DOG owners are being warned of the dangers of the September heatwave.

Dogs Trust Evesham said there is no safe amount of time to leave dogs in hot cars during the ongoing hot weather with even a few minutes possibly being fatal.

Heatstroke can affect any type of dog, but certain breeds and types of dogs are at increased risk, including brachycephalic or flat-faced breeds such as English Bulldogs, Pugs and French Bulldogs, as well as older dogs, overweight dogs and those with pre-existing medical conditions.

If you see a dog in a car in distress, the charity advises people to call 999.

Symptoms of heatstroke in dogs include panting heavily, drooling excessively, appearing lethargic, drowsy or uncoordinated, vomiting and/or diarrhoea and collapsing. 

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Paula Boyden, veterinary director of Dogs Trust, said: "We have all been taken by surprise by this glorious late summer weather, but while the sunshine might be great for us, hot weather can cause problems for our canine friends.

"Dogs can't regulate their body heat in the same way as humans, so extra care needs to be taken, especially when exercising or travelling in the car.

"The good news is that steps can be taken to prevent our dogs from suffering such as only walking dogs in the coolest parts of the day, reducing their exercise, ensuring dogs have access to somewhere cool and shady to lay down and making sure they always have access to fresh water.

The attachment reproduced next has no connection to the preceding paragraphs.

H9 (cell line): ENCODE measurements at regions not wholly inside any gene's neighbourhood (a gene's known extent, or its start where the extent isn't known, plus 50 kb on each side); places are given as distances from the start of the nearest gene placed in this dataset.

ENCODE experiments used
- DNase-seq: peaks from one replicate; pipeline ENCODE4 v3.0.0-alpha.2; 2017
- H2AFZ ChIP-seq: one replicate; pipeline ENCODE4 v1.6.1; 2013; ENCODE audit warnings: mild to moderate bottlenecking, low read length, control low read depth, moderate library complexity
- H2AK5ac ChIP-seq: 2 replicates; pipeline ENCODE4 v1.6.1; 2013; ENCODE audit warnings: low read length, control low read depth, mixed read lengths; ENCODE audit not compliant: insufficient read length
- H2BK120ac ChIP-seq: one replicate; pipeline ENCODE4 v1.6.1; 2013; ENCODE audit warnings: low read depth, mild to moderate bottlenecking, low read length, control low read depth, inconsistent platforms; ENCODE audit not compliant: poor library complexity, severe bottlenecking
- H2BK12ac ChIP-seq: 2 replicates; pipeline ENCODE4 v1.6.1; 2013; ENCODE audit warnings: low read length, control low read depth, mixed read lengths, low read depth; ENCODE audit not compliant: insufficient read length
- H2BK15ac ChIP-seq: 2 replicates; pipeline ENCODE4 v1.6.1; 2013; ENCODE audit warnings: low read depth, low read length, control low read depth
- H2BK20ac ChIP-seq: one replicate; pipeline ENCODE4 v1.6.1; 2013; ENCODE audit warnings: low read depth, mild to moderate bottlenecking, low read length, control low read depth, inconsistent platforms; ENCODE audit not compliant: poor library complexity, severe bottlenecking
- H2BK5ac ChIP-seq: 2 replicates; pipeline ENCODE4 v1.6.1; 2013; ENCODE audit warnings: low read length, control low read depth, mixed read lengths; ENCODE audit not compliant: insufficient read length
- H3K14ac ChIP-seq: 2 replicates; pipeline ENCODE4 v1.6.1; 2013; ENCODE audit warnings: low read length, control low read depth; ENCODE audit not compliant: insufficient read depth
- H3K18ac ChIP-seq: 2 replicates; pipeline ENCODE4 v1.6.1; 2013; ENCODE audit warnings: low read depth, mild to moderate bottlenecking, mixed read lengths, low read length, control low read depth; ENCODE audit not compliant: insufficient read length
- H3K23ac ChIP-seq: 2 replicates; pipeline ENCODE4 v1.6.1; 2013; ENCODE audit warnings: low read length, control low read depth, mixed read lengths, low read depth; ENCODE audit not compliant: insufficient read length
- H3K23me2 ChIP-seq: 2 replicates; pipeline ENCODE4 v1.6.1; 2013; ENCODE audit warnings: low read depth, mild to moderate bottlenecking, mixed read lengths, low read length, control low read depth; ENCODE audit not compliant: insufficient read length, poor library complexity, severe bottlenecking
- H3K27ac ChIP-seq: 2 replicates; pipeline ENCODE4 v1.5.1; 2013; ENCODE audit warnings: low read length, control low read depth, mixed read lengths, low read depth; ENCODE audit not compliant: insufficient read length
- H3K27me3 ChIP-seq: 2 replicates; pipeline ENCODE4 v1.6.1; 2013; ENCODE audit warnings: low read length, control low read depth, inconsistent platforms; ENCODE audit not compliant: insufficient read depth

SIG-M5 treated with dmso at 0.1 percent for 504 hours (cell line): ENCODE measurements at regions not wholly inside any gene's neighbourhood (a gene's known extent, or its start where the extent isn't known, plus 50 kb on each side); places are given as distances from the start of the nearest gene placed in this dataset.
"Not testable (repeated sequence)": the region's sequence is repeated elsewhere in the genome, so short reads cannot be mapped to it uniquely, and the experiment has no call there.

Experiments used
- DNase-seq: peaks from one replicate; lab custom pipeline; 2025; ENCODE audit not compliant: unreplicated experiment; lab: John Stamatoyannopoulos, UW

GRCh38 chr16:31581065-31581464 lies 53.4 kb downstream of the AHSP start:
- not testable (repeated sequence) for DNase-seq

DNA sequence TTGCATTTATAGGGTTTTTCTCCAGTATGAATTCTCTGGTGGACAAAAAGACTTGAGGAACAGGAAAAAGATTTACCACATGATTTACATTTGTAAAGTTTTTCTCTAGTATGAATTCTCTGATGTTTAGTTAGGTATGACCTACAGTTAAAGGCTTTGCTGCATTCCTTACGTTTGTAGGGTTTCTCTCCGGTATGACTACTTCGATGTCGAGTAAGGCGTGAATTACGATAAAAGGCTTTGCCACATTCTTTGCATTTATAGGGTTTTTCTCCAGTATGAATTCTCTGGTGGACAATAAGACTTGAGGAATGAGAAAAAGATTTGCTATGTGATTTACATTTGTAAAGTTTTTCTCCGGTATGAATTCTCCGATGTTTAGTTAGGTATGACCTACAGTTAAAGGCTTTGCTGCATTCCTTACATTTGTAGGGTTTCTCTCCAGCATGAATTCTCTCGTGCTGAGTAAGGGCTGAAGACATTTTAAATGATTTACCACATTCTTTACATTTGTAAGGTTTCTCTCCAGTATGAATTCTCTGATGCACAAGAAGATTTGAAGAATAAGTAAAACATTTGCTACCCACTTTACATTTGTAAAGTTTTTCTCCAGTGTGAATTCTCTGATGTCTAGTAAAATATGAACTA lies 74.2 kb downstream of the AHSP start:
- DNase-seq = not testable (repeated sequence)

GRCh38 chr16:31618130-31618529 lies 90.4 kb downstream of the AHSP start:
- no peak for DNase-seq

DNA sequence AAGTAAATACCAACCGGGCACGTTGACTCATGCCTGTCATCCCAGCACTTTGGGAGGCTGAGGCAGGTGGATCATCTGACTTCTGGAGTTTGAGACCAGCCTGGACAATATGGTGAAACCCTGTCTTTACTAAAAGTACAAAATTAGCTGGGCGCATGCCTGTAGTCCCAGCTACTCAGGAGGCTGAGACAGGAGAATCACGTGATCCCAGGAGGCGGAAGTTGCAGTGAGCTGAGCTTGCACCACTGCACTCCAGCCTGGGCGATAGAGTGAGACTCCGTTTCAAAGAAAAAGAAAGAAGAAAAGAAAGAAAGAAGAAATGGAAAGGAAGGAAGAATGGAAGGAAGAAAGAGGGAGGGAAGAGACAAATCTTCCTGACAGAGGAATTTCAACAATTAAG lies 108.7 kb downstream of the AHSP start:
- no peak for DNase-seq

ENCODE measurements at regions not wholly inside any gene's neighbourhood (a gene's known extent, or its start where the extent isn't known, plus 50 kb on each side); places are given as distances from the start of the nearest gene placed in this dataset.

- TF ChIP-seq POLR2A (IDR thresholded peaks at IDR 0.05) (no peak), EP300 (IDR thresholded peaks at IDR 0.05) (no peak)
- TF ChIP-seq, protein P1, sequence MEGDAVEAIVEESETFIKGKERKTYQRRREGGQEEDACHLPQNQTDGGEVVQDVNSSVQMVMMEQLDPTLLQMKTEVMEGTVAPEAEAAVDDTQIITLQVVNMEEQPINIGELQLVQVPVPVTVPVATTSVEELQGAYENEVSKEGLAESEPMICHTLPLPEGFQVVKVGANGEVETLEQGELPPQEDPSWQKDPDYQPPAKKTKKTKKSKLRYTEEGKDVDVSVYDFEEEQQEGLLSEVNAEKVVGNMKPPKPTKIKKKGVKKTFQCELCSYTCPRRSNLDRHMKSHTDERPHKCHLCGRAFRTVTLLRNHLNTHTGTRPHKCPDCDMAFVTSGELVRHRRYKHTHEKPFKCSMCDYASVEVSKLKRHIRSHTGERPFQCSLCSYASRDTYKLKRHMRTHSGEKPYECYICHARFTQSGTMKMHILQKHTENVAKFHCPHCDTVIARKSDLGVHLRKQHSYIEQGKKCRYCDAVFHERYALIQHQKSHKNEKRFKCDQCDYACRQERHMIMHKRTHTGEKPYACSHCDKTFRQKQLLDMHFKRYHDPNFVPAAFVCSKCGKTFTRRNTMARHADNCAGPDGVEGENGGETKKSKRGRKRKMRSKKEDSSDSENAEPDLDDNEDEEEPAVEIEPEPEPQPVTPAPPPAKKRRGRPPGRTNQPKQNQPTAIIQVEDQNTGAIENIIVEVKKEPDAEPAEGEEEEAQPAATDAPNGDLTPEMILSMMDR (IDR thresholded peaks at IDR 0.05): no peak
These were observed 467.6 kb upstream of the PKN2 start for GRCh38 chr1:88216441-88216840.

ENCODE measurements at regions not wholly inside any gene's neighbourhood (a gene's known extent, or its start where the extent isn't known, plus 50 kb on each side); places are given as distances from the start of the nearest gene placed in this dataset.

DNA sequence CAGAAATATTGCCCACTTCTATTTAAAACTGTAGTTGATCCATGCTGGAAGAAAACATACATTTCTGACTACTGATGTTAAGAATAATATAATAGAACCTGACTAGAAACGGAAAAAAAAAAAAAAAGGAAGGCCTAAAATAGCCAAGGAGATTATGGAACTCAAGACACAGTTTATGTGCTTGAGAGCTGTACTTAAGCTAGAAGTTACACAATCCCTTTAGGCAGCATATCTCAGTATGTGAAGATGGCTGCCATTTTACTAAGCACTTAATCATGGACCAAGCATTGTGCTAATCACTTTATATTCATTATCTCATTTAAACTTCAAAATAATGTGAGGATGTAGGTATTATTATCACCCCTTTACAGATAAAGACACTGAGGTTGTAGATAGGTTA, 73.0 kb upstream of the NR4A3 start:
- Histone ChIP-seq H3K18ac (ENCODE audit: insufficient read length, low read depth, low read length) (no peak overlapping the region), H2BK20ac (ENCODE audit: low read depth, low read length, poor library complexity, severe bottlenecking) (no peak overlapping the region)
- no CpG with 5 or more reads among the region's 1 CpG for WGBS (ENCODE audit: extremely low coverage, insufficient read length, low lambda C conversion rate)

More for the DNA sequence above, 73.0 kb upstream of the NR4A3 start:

"And of course, never leave your dog alone in a hot car, not even for a short amount of time.
"If you do suspect your dog has heatstroke, start cooling them and call your vet immediately as it is vital they receive the care they need as soon as possible." 

If your dog has collapsed or is struggling to breathe, call your nearest vet immediately.

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If your dog has collapsed or is struggling to breathe, call your nearest vet immediately.

They can advise if your dog is suffering from heatstroke and what to do. While you contact your vet, here are some things you can do to help cool your dog down: 

  • Move the dog to a shaded and cool area
  • Place them in the breeze of a fan, or in an air-conditioned room
  • Offer them drinking water 
  • Start cooling them down by soaking their body with tap water, avoiding their face
  • Lie them on a cold wet towel or cooling mat, but don’t place a towel over them as this can raise their temperature.